Defense Date

2009

Document Type

Dissertation

Degree Name

Doctor of Philosophy

Department

Anatomy & Neurobiology

First Advisor

Raymond Colello

Abstract

Traumatic spinal cord injury (SCI) is a physically debilitating, emotionally devastating, financially costly, and life-changing condition that afflicts more than 1,000,000 people in the United States alone. Owing to the characteristic neuropathology and low regenerative capacity of the central nervous system, many victims of SCI are left permanently paralyzed. Though the tissue damage caused by the initial insult almost certainly cannot be reversed, intensive research in recent years to elucidate the cellular and molecular events that follows has provided new grounds for optimism. Accordingly, in this dissertation, we present a number of potential treatment strategies aimed to address some of these pathological sequelae seen post-SCI so as to facilitate the regeneration of axons and the recovery of physiological functions. After the initial traumatic insult, a prominent and lasting injury-induced proliferative response occur and results in the development of a gliotic scar that isolates the lesion from the surrounding viable tissue. Although this process aids to prevent the spread of uncontrolled tissue damage, the scar nevertheless acts as a physical barrier to axonal regeneration. Furthermore, cells within the scar are a major source of axon growth-inhibitory molecules such as chondroitin sulfate proteoglycans (CSPG) and thus the scar acts concomitantly as a biochemical barrier. Concurrent to all this, inflammatory cells infiltrate the lesion and promote cell death through immunologic activation. Neuronal survival is also threatened from the lack of neurotrophic support caused by axonal severance. Finally, the pathology culminates in the formation of a fluid-filled cyst, which represents a gap that further hinders axonal regrowth. Since regeneration cannot physically occur in the presence of a cavity, we, by employing electrospinning techniques, generated a biocompatible matrix implant that can bridge and direct axonal elongation across the fluid-filled cyst. Given the complex array and scope of pathological sequelae post-SCI, it is generally recognized that a multifaceted approach is required to successfully treat SCI. In view of this, we presented novel approaches by which successful tried and true therapeutic strategies are combined to generate an enhanced matrix. An enzyme as well as a growth factor was incorporated into our matrix implants in order to respectively neutralize CSPGs and provide neurotrophic support. Using in vitro assays, we were able to demonstrate excellent protein bioactivity after incorporation. In vivo experimentation of these enhanced matrices is now ongoing. To address the injury-induced proliferative response, which represents an on-ramp off-ramp obstacle that prevents axonal regeneration onto our matrix implant, we showed how X-irradiation can be utilized to moderate this response by killing dividing cells so as to facilitate a more efficient penetration of regrowing axons into and beyond the gliotic scar. Finally, we demonstrate how a novel pharmacologic agent FTY720 can be used to attenuate the inflammatory response by preventing lymphocytic egress from lymphoid tissues. Collectively, these ideas and experimental results represent novel therapeutic strategies that can be combined in order to bring about meaningful functional recovery after SCI.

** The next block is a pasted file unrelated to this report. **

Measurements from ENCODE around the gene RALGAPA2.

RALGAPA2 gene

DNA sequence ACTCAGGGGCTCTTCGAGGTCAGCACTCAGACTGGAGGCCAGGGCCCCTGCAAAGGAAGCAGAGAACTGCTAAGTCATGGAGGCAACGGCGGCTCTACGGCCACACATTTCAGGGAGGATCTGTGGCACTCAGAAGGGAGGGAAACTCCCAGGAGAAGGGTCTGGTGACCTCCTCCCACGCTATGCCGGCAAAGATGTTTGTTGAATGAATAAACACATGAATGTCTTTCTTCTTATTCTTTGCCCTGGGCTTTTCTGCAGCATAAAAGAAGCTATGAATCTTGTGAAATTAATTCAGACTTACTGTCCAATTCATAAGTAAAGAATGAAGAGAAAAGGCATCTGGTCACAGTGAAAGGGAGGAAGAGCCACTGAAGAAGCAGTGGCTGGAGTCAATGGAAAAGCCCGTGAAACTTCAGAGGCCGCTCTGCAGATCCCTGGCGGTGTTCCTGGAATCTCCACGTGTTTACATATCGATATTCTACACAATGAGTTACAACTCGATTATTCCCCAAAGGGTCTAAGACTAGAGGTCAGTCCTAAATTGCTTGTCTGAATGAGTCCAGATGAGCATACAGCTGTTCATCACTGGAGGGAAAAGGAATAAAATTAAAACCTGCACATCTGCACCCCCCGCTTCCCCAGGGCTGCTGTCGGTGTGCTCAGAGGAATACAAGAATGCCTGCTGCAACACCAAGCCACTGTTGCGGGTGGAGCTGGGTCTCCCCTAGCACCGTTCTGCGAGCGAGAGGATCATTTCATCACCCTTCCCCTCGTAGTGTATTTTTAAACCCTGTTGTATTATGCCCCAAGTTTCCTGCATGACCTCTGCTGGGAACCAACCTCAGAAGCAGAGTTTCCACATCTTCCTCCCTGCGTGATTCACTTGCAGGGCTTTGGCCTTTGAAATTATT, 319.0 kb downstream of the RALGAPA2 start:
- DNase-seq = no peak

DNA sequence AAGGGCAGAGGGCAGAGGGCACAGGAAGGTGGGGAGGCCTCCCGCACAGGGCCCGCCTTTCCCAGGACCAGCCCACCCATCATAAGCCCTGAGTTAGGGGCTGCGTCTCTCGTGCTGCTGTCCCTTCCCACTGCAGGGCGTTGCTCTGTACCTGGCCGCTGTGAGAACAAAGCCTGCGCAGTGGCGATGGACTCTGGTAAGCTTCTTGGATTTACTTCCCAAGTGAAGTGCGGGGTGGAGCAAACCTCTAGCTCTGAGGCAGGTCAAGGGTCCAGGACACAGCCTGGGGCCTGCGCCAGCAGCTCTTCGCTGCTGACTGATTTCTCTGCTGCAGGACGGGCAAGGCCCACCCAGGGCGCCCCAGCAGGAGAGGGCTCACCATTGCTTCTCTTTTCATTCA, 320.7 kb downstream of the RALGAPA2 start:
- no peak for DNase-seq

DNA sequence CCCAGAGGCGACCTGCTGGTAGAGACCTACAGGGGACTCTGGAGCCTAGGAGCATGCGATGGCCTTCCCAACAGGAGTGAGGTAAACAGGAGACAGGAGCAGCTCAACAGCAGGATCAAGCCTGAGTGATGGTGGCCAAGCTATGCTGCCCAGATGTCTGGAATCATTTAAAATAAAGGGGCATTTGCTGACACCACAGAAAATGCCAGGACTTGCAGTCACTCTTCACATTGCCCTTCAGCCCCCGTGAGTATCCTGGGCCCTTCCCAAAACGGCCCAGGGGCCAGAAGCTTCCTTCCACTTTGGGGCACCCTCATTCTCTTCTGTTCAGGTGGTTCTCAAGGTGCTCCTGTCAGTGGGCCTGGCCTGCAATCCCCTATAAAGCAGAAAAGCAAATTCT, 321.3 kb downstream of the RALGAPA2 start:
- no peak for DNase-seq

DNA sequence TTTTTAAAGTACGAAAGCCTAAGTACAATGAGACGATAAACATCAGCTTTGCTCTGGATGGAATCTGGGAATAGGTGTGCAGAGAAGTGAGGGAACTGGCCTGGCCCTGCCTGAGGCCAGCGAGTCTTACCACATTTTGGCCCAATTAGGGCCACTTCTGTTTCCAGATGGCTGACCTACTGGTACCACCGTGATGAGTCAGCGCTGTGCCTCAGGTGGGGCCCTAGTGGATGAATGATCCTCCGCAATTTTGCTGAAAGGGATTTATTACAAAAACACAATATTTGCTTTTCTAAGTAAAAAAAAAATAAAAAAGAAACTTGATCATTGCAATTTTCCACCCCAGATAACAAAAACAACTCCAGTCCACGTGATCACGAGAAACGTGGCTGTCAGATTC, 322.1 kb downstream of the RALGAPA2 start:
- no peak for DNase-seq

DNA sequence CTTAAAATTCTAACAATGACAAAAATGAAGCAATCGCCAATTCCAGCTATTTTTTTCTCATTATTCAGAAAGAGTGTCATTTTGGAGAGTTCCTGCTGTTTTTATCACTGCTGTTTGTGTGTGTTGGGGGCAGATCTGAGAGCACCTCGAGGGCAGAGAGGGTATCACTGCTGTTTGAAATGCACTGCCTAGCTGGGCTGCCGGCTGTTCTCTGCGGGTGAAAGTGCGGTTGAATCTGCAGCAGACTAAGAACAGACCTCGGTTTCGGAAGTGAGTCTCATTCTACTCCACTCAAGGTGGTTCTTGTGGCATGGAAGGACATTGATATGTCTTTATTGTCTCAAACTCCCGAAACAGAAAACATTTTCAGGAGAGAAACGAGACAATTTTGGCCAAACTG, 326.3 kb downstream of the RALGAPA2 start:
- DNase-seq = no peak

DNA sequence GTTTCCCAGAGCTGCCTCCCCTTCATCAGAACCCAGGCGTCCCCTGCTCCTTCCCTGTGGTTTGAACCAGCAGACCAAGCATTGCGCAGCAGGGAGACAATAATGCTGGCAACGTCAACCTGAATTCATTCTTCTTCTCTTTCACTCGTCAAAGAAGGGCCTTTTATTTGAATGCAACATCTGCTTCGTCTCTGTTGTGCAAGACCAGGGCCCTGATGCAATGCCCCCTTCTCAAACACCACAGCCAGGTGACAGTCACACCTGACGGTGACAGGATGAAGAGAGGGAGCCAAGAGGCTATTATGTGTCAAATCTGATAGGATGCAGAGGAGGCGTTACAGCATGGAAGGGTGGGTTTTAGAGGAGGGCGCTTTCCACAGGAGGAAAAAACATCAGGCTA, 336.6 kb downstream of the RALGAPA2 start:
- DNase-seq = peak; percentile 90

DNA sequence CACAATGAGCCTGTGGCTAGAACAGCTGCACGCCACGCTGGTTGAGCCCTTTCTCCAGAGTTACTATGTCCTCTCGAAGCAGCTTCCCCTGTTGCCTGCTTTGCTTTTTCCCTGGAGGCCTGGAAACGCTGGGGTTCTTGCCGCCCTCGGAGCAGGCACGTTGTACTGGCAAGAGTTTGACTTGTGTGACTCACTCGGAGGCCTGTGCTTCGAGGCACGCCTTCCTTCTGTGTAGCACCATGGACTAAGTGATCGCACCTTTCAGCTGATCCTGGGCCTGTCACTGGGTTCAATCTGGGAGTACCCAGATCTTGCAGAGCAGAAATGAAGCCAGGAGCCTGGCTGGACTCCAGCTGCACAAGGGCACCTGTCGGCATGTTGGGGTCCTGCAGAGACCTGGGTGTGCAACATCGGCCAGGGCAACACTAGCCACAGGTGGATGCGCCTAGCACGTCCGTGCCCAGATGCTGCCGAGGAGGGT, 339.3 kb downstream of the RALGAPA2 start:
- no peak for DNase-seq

Rights

© The Author

Is Part Of

VCU University Archives

Is Part Of

VCU Theses and Dissertations

Date of Submission

December 2009

Share

COinS